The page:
Publication Abstract Display
Type: Published Manuscript
Title: Intra-individual variability across neurocognitive domains in chronic hepatitis C infection: Elevated dispersion is associated with serostatus and unemployment risk.
Authors: Morgan EE, Woods SP, Rooney A, Perry W, Grant I, Letendre SL, and the HNRP Group
Year: 2012
Publication: Clinical Neuropsychology
Volume: 26 Issue: 4 Pages: 654-674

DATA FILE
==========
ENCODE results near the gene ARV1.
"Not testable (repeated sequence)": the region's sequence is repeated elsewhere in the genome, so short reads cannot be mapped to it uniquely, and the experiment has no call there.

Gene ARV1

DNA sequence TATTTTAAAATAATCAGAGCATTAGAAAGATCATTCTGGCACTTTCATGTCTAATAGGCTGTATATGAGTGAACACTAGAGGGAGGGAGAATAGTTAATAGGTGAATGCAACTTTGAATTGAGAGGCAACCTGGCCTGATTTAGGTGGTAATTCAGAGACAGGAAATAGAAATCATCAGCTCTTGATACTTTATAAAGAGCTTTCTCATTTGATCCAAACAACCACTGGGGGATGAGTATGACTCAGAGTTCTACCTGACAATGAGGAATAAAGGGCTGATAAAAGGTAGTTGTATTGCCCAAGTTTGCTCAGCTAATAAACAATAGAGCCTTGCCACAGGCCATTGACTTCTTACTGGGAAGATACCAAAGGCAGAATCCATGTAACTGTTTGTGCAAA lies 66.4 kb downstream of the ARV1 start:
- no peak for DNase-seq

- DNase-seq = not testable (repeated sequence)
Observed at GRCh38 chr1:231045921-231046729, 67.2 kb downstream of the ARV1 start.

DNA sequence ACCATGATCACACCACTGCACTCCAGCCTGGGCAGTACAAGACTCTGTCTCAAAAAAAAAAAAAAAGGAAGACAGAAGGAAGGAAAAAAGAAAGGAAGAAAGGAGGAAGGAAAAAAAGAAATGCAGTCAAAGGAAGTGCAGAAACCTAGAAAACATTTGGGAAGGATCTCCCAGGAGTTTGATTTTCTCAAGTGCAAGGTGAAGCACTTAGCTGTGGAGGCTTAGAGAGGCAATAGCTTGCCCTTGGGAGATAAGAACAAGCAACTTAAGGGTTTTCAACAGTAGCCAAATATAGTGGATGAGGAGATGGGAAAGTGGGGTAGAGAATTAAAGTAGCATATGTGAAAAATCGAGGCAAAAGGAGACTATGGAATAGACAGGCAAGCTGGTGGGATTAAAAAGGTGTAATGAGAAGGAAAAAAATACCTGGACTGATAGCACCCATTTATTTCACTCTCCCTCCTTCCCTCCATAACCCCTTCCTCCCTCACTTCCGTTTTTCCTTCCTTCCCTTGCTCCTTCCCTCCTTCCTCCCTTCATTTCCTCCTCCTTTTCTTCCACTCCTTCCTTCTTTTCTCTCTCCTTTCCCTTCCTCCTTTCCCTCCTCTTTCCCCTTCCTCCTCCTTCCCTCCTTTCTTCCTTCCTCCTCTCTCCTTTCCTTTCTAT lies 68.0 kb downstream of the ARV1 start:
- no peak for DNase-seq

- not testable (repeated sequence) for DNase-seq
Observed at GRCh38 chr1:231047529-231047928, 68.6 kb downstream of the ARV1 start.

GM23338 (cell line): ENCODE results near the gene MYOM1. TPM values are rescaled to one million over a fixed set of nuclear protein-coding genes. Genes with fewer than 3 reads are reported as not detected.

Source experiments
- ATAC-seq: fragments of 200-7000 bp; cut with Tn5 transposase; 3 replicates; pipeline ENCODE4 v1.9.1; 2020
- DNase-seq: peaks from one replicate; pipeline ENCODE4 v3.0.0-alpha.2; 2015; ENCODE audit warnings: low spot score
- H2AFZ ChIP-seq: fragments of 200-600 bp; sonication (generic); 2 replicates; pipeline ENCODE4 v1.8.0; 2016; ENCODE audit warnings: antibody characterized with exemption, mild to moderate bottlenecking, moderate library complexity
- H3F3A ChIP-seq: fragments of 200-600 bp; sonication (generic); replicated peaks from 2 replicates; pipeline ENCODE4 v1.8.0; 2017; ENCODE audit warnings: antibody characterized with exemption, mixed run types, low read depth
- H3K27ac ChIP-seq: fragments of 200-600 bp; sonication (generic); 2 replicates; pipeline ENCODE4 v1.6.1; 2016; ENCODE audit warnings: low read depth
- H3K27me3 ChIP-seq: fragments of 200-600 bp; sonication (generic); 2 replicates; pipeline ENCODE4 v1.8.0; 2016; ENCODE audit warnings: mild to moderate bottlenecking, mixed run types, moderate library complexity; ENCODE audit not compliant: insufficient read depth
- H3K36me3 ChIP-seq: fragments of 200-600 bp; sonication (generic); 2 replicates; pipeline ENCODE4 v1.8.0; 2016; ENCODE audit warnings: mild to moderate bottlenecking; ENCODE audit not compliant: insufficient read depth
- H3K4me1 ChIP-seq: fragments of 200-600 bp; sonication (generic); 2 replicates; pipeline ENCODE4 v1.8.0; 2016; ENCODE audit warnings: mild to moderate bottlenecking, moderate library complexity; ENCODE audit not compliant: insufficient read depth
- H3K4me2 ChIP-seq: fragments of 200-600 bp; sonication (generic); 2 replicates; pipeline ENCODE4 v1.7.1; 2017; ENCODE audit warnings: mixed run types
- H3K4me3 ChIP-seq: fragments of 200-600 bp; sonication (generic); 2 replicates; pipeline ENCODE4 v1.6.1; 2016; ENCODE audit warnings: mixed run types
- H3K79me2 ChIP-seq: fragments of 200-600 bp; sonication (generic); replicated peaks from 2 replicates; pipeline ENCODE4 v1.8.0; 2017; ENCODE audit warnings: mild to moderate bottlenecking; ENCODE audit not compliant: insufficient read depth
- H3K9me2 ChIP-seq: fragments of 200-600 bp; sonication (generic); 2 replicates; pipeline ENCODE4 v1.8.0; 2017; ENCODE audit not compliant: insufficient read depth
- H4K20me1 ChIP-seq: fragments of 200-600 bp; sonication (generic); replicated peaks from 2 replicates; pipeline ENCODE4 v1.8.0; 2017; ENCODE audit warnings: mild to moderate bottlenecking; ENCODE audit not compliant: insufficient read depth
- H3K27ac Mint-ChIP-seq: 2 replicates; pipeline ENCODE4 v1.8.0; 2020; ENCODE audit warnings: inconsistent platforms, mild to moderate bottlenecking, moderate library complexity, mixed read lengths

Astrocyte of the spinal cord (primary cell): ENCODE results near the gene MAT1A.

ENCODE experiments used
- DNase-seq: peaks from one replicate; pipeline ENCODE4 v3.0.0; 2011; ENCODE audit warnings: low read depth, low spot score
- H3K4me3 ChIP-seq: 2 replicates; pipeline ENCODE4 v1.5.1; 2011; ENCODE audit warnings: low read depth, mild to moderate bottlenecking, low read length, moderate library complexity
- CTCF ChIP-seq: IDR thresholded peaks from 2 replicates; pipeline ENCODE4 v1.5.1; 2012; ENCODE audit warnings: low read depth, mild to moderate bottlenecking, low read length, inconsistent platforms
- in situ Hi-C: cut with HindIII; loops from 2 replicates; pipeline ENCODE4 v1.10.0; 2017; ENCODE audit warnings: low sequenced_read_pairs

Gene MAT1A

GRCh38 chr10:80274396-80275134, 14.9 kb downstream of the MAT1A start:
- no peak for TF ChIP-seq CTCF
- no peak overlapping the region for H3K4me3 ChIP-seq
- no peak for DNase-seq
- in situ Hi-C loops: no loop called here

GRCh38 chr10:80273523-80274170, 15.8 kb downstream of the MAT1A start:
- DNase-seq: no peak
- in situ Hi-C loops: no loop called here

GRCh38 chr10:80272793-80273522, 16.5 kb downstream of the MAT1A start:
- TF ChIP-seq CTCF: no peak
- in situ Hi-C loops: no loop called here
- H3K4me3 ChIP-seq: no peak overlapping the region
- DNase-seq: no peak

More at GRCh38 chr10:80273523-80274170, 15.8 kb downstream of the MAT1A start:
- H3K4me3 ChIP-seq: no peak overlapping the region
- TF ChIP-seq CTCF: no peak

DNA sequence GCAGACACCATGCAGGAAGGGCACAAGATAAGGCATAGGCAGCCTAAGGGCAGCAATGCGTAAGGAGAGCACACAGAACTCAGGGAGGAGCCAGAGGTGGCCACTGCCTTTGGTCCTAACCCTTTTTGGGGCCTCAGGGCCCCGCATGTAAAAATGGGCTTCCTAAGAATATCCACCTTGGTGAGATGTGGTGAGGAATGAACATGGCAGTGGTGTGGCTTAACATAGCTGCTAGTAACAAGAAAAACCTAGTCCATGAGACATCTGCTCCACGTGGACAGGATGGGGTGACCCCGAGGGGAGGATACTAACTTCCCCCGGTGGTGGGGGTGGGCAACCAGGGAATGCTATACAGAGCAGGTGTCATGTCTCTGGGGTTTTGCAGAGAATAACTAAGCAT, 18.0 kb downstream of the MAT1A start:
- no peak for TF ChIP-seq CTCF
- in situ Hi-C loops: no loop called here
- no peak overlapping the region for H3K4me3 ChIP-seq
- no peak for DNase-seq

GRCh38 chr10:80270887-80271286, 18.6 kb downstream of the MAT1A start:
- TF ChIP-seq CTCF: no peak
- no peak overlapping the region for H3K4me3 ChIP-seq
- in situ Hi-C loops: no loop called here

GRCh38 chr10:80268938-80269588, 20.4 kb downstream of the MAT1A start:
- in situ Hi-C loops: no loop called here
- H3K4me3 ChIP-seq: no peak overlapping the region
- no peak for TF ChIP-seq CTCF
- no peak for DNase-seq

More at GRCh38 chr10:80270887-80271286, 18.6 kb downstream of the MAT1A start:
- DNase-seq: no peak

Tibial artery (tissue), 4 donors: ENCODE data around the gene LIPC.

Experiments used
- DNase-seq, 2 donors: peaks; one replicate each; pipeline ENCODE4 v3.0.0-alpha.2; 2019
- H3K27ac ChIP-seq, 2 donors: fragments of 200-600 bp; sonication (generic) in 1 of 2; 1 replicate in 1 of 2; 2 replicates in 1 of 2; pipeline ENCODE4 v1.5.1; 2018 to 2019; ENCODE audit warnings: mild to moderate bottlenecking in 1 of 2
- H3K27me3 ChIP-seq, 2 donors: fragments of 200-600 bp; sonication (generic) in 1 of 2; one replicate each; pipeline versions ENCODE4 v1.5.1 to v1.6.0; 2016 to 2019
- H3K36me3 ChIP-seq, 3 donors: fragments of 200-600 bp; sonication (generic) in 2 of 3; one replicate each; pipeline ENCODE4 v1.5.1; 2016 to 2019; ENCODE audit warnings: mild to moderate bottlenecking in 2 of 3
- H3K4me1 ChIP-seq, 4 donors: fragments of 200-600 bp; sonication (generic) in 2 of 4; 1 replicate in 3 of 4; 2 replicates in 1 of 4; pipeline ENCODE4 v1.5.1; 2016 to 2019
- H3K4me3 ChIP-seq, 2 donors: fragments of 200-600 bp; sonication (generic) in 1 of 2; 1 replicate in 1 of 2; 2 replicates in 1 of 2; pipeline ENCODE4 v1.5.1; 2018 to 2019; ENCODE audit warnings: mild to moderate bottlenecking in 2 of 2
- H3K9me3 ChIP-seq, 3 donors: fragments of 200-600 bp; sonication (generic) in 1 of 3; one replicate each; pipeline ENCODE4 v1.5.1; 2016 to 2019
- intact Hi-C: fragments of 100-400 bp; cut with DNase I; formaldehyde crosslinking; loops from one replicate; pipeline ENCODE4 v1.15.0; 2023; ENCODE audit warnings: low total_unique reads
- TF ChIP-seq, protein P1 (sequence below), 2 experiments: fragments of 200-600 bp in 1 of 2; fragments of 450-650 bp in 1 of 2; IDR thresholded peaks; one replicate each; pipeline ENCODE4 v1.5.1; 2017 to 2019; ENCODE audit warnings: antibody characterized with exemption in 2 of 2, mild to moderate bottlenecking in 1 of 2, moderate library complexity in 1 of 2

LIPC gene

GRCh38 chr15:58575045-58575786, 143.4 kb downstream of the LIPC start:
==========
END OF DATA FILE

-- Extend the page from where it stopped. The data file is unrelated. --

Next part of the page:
Abstract:Approximately one-third of persons infected with the hepatitis C virus (HCV) evidence mild cognitive impairment that is consistent with frontostriatal systems dysfunction, including cognitive dyscontrol, and impacts everyday functioning. The present study examined the effects of HCV on neurocognitive dispersion, or within-person variability in neurocognitive performance across domains, which may be a function of poor sustained cognitive control. High dispersion was also hypothesized to increase risk for unemployment. The study sample included 37 individuals with HCV infection (HCV+) and 45 demographically comparable uninfected comparison participants (HCV-). Dispersion was operationalized as an intra-individual standard deviation (ISD) calculated across the demographically adjusted T-scores of 13 standard neuropsychological tests. Multiple linear regression and logistic regression approaches were used to evaluate associations between dispersion and HCV serostatus and employment status, respectively. HCV serostatus was significantly associated with higher dispersion, independent of mean level of neurocognitive ability, psychiatric factors, and liver disease severity. Within the HCV+ group, higher dispersion was associated with an increased risk of unemployment among individuals with higher overall mean neurocognitive ability. Increased neurocognitive dispersion among HCV+ individuals may indicate vulnerability to cognitive dyscontrol expressed as poor regulation of performance across tasks. Higher dispersion may manifest as functional difficulties in daily life, particularly among neurocognitively normal HCV-infected persons, which speaks to the potential clinical value of considering intra-individual variability when evaluating risk for everyday function problems in this population.

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